He called me the following morning. He said his lawyer approved my suggestion and he was going to implement it.  Then I asked what I had forgotten to ask at the start of our initial conversation, “Why are you talking to me and not your HR director?” He said he didn’t have one.  I told him to get one. He laughed and said that’s exactly what the lawyer told him to do and recommended someone to him who had been an employment attorney. I told him that they make the best HR directors and can save businesses a lot of money.

Of course, hiring mature employees eliminates the problem before it even begins. My recommendation is prejudiced.

The Woke – Robot Continuum and the End of the Social Safety Net

A hypothetical but totally realistic scenario:

An employer has a small business. He’s making enough money to support himself and his family, and just as importantly, his employees and their families. Then one day he decides he wants to “take the business to the next level,” the phrase that is used by business consultants looking for clients who will pay them a monthly fee indefinitely, as they help them grow their business (meaning the employer’s, i.e., their client’s) until their services are no longer required because the business closed (bad) or was sold (good).

In order to get to the next level, naturally, the business owner has to hire more staff. Up until now, it has figuratively been a family business. Everyone was friends. Everyone got along. Now the business owner has to hire new people. At first things appear to be going well. But, just to be on the safe side, the owner, on the advice of his business consultant, hires an HR director. She writes a personnel handbook and all employees sign off on it. A standard, intelligent, wise operating procedure.

But then they hire a new employee who is woke. They don’t know it at the time. She recommends a friend. He’s also woke. Now, instead of doing their job they go crying to HR because they overheard two employees, friends for years, kidding around in a private conversation which they found offensive. They also complain about the company’s carbon footprint. They then throw out acronyms such as DEI and ESG. The “family” atmosphere of the company is gone. Morale sinks and the original employees, with regret, leave. The owner then decides to shut down operations. Instead of the enjoyment he had from owning his business, he now has grief and aggravation.

But then the business consultant, who got him in this mess (at least partially – the employer is ultimately responsible for the decisions he makes) points out the fact that, except for the office work – accounting, sales, marketing, customer relations – everything else can be done by robots. So, what does the owner do? He hires back his original employees and automates production. The people who had made his widgets now “supervise” the robots, in other words, they are now responsible for quality control.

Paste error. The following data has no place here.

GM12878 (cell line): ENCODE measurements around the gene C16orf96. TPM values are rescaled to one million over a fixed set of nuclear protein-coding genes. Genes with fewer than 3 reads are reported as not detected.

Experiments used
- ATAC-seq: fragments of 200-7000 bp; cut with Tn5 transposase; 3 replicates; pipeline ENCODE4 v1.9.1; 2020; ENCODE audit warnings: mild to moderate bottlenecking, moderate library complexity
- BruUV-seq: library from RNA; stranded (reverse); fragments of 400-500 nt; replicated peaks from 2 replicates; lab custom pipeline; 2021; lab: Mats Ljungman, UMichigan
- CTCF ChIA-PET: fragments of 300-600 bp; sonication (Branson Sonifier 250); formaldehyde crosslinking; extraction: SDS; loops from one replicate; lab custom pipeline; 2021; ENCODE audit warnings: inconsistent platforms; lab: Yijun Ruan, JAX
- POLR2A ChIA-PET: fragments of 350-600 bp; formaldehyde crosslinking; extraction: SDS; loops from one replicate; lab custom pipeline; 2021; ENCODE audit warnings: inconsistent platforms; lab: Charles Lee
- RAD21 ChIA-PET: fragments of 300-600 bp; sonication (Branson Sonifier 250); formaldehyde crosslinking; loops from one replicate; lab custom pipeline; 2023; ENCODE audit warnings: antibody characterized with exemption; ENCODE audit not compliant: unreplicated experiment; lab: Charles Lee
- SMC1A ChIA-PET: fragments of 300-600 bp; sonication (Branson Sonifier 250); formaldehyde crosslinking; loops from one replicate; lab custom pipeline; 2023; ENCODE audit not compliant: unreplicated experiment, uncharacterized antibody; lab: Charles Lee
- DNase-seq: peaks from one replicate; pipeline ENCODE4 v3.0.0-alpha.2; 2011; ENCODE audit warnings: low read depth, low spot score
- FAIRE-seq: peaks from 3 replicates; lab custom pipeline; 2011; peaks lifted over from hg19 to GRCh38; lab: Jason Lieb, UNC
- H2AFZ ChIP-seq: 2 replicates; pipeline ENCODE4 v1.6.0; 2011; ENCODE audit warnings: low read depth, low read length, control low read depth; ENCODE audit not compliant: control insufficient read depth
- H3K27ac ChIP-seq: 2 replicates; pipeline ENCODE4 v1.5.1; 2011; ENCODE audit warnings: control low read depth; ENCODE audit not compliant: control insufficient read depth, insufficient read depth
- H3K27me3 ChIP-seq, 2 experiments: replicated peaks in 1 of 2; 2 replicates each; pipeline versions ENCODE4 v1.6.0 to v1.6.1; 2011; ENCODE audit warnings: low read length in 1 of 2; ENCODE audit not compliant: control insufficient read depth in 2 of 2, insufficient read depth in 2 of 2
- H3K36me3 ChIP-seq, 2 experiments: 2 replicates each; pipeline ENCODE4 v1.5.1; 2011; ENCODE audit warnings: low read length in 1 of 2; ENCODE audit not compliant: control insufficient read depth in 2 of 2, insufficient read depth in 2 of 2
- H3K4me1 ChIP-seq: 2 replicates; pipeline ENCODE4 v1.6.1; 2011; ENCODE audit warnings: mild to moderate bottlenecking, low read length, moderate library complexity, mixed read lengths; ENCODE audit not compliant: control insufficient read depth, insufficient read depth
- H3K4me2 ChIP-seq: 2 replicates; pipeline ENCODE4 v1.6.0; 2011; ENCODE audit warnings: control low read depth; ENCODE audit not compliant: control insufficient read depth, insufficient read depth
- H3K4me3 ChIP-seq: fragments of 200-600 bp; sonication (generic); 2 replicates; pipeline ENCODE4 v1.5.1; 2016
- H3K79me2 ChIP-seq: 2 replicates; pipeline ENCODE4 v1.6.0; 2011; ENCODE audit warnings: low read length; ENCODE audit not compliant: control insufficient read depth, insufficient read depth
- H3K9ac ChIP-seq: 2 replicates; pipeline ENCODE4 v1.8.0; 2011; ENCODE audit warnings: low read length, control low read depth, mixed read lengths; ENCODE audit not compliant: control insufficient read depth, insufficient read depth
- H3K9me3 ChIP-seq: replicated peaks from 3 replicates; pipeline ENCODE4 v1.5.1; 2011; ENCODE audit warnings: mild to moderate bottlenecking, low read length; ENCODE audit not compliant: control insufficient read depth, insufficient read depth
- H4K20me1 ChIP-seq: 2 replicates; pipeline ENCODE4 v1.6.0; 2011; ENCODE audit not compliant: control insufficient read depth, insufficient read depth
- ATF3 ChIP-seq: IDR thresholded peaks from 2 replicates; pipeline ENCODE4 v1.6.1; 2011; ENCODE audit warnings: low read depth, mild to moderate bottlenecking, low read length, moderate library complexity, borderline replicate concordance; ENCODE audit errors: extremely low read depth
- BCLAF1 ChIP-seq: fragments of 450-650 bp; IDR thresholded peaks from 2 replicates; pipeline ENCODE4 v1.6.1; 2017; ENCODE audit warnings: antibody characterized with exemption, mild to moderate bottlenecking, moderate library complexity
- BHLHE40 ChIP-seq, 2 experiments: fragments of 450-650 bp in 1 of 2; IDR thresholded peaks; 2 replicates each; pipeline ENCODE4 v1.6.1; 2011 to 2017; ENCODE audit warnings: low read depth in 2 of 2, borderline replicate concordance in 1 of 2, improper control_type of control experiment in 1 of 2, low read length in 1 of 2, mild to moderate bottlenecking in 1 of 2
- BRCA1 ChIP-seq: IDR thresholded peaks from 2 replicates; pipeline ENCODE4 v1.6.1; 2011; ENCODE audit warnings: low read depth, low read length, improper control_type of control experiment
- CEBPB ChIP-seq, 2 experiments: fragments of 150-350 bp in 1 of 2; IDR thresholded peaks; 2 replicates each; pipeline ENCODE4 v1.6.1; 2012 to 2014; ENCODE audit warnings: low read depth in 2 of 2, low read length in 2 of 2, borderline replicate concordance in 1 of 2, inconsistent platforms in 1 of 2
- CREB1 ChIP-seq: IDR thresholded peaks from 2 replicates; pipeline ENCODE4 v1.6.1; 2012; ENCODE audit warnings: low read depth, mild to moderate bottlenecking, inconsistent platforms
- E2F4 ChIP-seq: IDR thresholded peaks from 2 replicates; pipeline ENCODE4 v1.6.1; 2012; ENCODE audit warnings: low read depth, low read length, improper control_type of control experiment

So, the owner has his loyal employees back. Robots are not woke. He can get rid of his HR director. Life is now good. But is it?

Each robot represents a person who lost a job or will not get one. Which means, with the exception of the robot manufacturer and service technicians who drop by to fix any problems, no one new (remember, the original employees are all back) is earning a salary. Which means that nothing new is being paid to Social Security, Medicare, Workmen’s Comp, etc. So the governmental social safety network is being harmed. On top of that, the mom and pop stores and restaurants where the former employees would go to to buy lunch and incidentals have lost customers, and since there will be no new employees, no new customers. Their revenue is down. (Robots don’t eat and don’t buy magazines or newspapers…at least not yet!) If it happened at one business it could happen at another and they, the small convenience stores, might also find themselves out of business.

That, ultimately, is the danger of hiring the woke. I am not an employment attorney. This is not legal advice. Check with an attorney. This is my opinion:

If being woke is a mental health disorder then the woke are a “protected class” and can’t be fired, except for cause. If being woke is a “creed,” then in some jurisdictions, that also makes them a “protected class” and they cannot be fired, except for cause. So my advice is to state clearly in your personnel handbook that talking about politics in the workplace is grounds for immediate dismissal, as is making demands for policy changes which are not required by law. In other words, find a way to silence the woke before them can even open their mouths. Just make certain it is legal, written in clear English, and every employee signs off that they have read the rules, understand the rules, and accept the rules. And for that, you will need a good lawyer. It will be money well spent, and a lot better than the money spent on the consultant who got you to the next leve, which turned out to be the ground floor!